2020 Megatrends and Indonesia
    Category: Column By : Jennie S. Bev Read : 1504 Date : Tuesday, April 16, 2013 - 14:19:51

    This column is the first of two parts, the second will appear in the May issue.

    Living in a modern society involves risks and some are bigger than others. In 2020, the world shall encounter an important milestone: make it or break it. According to economist Thierry Malleret, by that year the six global megatrends will be engendering worldwide instability: unfavorable demographics, resource scarcity, climate change, geopolitical rebalancing, indebtedness and fiscal issues, and rising inequalities.

    The world population is aging. In developed and certain Asian countries, the birth rate is falling. Of course, Indonesia isn't included, which is both a pro and a con. Approximately 4 million are born in Indonesia annually, which is almost the size of Singapore. Singapore itself is losing population rapidly, which it attempts to offset with encouraging immigration policies and supportive “pro baby” taxation provisions.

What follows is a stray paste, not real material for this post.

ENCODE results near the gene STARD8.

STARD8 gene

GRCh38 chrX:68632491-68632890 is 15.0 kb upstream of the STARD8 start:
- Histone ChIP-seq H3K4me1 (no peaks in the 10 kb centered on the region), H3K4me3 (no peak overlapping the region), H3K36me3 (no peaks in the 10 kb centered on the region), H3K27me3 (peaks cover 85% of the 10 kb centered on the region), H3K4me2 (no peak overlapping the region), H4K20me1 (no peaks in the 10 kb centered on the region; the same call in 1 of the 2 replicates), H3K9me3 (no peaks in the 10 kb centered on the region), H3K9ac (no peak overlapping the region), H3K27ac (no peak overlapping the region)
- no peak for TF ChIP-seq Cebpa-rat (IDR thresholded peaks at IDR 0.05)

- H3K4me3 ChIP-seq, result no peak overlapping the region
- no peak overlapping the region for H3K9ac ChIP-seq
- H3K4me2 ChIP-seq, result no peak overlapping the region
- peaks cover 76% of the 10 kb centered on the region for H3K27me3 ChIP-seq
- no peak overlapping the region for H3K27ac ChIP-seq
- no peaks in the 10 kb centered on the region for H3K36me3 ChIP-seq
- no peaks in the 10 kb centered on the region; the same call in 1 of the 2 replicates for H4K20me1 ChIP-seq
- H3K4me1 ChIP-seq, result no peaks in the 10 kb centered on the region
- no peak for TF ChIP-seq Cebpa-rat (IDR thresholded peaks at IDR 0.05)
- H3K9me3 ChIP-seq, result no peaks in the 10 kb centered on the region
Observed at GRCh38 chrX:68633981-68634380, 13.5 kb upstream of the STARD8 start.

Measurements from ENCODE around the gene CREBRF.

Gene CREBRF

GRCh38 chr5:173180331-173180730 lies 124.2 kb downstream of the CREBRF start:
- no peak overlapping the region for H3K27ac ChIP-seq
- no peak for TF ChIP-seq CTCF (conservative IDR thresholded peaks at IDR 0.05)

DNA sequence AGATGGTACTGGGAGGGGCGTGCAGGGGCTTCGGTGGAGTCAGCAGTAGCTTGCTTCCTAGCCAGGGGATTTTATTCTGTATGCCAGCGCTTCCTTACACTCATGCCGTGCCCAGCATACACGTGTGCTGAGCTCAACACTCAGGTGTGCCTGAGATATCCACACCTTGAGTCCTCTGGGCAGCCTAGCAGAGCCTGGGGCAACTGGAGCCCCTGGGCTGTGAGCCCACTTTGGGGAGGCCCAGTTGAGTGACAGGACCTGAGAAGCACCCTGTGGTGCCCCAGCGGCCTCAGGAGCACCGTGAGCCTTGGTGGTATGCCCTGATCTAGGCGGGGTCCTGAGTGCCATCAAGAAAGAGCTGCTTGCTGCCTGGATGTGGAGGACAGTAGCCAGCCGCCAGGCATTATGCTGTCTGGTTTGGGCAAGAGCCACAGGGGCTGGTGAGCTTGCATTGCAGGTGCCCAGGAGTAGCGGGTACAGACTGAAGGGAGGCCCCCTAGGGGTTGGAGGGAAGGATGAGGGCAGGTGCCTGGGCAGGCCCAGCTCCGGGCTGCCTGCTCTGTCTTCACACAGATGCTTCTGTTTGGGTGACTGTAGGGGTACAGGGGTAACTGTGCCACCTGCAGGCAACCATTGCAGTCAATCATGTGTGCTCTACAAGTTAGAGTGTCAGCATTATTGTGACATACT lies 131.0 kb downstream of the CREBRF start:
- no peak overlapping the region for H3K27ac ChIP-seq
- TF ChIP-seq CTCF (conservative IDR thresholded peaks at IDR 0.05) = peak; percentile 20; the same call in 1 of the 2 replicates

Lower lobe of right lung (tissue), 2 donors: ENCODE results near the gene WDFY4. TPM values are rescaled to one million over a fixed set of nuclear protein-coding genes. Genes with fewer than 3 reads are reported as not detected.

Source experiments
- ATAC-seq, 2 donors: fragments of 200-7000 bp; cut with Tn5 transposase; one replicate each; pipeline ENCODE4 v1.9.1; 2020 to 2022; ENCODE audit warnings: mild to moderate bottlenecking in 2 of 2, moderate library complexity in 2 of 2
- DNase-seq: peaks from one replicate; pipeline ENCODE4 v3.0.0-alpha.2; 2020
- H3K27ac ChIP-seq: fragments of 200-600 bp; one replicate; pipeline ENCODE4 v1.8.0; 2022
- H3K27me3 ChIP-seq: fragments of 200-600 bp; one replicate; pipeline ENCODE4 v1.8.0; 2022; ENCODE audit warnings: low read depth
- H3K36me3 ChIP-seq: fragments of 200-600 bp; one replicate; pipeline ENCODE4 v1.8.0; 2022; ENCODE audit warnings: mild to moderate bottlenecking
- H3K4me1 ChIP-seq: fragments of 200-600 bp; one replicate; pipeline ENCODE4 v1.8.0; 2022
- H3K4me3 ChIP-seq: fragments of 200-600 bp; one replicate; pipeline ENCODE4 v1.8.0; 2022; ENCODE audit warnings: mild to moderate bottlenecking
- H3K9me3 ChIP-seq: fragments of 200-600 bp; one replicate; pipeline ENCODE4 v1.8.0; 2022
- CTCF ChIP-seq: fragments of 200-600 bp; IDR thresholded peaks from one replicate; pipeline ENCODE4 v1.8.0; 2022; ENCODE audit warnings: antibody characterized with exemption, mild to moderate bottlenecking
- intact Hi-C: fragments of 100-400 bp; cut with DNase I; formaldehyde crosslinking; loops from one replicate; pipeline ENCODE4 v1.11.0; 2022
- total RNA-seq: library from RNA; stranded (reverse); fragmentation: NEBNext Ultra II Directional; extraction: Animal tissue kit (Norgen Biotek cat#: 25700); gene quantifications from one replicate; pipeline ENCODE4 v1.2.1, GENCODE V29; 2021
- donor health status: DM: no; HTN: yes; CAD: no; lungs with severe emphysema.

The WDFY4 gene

Japan's labor force started to shrink in the 1980s, while South Korea and Taiwan will be losing population within 15 years. If Indonesia can manage its population well with meaningful social and vocational developments, it has an unprecedented opportunity to penetrate various job markets in Asia and, even, worldwide. The trend of elite “national plus” bilingual and trilingual K-12 schools is a good start in cultivating young leaders with an international attitude. The Philippines and India have been capitalizing on this trend. The former is now multinational corporations' favorite destination for offshore call centers, while the latter is for offshore IT desks.

    Resource scarcity is another serious issue to tackle. As more stresses are placed on the globe's megacities, resource scarcity will be more prevalent. Increased demand for food, water, energy, land and natural resources has been exponentially amplified in an unprecedented manner. Since 2002, technological advancement and human inventiveness is fighting a losing battle with the law of diminishing returns.



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